These thoughts occurred in the aftermath of Manchester United's match in Graz the other night. Roy Keane, to my eyes, scored a truly outstanding goal. The ball having rebounded haphazardly from a defensive wall, he brought it under control, nimbly adjusted his body-shape, drew back his right foot and fired from about 25 yards. Matching Wasim Akram in his prime for reverse-swing, Keane's delivery clipped the bails and flattened the middle-stump, leaving the poor goalkeeper groping helplessly down the wrong line.
In the context of the moment, wasn't Keane's goal "perfect"? Apparently not. Because the goalkeeper might have made a better stab at saving it, the excellence of the strike seems to be diluted. Never mind that he was simply flummoxed by the speed and swerve of the goal-bound missile. The implication here is that, in order to achieve sporting "perfection," one has to excel against opponents who, themselves, are also excelling. Anything less waters it down.
Think of the sporting memories upon which this has an impact. When Ryan Giggs set off from Villa Park's halfway line in last season's FA Cup semi- final replay, he was embarking on a run which had us scurrying away to recall the top 10 goals of all time. After a thousand killjoys had had their say, Giggs' wizardry had been reduced to a regulation dribbling drill. Patrick Vieira had given him the ball too easily. What happened to Tony Adams' tackle? Couldn't David Seaman have cut down the angle? So many couldn't find it within themselves simply to admit that the whole thing was superb.
That goal, of course, was compared with Diego Maradona's second against England at the 1986 World Cup. A candidate for perfect football surely? But, no. England's heart had been punctured by the hand-ball goal which preceded it... and anyone, some suggested with inaccurate and inelegant cruelty, could run away from Peter Reid. When Barry Davies told us: "You have to say that's magnificent," he was right. But, as ever, there were mitigating factors to deny it "perfect" status.
Even when the two greatest exponents of their trade are in juxtaposition, they somehow seem to pull up short of the absolute. 7 June 1970, Guadalajara: Jairzinho digs out a cross from the England byline; Pele heads firmly downward; Gordon Banks plunges to produce "the greatest save of all time". Perfect goalkeeping? But why didn't Pele head back across goal into the other corner? Should Banks have cut out the cross?
Naturally, all of this applies to other sports as well, even those in which perfection is apparently calculable. Stephen Hendry rattles in another 147... but only because his opponent left an opening and the reds were invitingly spread. Countless self-effacing golfers tell of the "lucky" bounce or the freak gust of wind which afforded them their hole-in-one. Shoaib Akthar can come up with the quickest inswinging yorker in the history of cricket, but it still needs the batsman to play all round it. Remember the Montreal Olympics and Nadia Comaneci? She was deemed perfect, wasn't she? But only by a row of imperfect human judges.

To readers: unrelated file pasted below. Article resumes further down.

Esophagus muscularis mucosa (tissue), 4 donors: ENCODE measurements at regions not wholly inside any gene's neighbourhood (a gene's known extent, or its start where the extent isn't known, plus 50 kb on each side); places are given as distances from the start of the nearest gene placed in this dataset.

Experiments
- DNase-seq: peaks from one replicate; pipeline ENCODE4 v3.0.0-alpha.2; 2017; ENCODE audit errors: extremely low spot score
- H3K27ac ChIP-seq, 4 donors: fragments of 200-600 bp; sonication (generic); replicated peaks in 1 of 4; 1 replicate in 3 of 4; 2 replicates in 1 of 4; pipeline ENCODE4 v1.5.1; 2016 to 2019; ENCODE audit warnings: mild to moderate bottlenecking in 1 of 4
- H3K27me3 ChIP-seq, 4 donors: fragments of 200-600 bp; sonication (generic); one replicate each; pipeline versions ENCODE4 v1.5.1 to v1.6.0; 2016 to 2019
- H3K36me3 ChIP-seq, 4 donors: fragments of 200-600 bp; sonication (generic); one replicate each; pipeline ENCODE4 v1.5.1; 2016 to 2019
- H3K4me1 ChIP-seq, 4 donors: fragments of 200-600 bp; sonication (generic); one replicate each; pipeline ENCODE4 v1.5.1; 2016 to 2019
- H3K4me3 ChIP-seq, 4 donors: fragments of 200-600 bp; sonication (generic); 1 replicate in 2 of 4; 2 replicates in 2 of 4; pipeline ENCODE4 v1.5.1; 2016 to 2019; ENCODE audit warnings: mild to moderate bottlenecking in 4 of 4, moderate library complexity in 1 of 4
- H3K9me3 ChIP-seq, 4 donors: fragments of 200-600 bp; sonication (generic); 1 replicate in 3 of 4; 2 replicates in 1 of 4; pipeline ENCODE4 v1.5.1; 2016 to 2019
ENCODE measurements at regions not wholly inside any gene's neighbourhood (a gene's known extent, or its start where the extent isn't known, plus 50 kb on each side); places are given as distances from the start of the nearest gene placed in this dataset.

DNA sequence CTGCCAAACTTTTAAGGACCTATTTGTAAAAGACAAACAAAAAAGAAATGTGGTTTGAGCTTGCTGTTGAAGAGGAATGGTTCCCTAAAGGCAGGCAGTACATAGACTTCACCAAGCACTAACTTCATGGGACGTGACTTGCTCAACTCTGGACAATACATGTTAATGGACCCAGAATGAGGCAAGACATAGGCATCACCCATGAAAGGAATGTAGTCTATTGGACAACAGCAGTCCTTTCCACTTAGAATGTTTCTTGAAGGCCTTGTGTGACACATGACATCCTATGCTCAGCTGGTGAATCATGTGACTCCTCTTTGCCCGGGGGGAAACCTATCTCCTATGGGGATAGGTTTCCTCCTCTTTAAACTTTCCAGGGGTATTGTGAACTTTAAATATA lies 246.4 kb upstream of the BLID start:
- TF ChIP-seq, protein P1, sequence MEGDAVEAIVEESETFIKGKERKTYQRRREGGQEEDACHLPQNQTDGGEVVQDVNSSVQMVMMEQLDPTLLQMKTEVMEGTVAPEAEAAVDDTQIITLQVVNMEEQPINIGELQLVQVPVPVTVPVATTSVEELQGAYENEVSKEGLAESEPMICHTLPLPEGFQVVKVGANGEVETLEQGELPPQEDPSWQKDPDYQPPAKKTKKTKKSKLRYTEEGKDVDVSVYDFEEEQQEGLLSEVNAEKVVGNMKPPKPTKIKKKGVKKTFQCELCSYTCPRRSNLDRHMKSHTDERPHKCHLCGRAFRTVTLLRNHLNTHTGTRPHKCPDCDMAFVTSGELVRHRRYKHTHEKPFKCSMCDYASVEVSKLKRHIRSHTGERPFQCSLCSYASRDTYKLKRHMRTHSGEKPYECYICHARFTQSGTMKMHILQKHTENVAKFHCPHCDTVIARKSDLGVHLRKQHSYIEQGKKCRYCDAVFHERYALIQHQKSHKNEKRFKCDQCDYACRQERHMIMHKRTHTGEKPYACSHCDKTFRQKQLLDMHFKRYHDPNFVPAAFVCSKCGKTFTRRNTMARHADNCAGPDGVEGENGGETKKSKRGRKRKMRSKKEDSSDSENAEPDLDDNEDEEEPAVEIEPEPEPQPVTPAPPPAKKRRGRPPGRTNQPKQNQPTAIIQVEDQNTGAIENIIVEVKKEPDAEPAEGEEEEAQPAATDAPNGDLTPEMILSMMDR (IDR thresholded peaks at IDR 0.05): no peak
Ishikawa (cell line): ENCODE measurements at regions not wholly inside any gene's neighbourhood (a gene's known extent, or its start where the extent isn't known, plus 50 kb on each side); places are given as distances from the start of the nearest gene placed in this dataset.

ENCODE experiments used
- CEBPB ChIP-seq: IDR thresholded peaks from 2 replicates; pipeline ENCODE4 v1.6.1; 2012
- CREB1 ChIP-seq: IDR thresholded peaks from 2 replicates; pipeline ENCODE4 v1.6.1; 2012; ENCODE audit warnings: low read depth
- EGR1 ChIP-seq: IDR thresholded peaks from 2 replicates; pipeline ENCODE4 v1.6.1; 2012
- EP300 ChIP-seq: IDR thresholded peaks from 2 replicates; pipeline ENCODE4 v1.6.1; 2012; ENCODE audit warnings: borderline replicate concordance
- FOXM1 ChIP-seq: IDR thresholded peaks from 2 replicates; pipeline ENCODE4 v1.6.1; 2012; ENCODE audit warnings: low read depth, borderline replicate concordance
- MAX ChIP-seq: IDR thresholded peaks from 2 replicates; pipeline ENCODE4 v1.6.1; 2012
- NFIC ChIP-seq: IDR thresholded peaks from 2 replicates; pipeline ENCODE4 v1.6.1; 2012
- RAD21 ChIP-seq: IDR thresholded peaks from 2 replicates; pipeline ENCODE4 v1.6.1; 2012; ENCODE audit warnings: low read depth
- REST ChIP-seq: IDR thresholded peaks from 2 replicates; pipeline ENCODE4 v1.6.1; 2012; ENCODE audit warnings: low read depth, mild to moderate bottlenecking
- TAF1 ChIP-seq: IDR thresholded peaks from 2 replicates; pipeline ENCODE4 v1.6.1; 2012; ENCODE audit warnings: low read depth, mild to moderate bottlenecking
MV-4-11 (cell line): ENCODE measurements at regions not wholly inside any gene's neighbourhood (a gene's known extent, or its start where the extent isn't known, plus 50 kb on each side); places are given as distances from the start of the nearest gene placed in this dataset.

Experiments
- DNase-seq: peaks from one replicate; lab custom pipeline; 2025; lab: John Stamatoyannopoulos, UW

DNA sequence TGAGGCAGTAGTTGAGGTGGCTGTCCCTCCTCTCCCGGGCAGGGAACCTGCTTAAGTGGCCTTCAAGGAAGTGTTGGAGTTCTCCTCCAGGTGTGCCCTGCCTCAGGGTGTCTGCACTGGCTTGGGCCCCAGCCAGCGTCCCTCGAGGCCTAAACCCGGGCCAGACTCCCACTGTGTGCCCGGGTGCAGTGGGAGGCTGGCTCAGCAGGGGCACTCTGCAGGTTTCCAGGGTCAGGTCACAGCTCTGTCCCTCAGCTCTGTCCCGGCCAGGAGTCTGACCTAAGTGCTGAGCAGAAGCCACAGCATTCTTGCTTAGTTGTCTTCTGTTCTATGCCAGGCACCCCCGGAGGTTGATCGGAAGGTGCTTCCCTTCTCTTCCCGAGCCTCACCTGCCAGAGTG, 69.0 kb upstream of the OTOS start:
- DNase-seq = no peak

The truth is that we're never totally satisfied because we never want to be. There's a nagging suspicion that, once we admit that someone has "cracked it", there'll be nothing left to play for.
And so back to Manchester United, a club whose perfect moment seemed to have arrived in Barcelona in May. The setting was ideal; the opponents were of the highest class (and, more perfect still, German); there was not one extraneous condition that weighed in their favour. They won the European Cup in the most dramatic circumstances imaginable and completed an unprecedented treble. Yet, even as they galloped light-headedly round the pitch it began to dawn on our mealy-mouthed people that they weren't perfect at all. Because Bayern had led for most of the contest and had hit a couple of posts, United were lucky. Never mind that, long before the match, the rules had been established - the match would be 90 minutes (plus stoppage time) in duration and the goal would measure eight yards by eight feet.
Roy Keane, of course, didn't play in the European Cup final. For that reason, his memory of it presumably falls short of perfect anyway. As he contributes fulsomely to another continental campaign, some advice: Before shooting, Roy, look up, check that the goalkeeper is world-class and ideally positioned to save and, only then, crack the ball unreachably past him. Then and only then, your effort may be considered... quite good.
Peter Drury is an ITV sports commentatorReuse content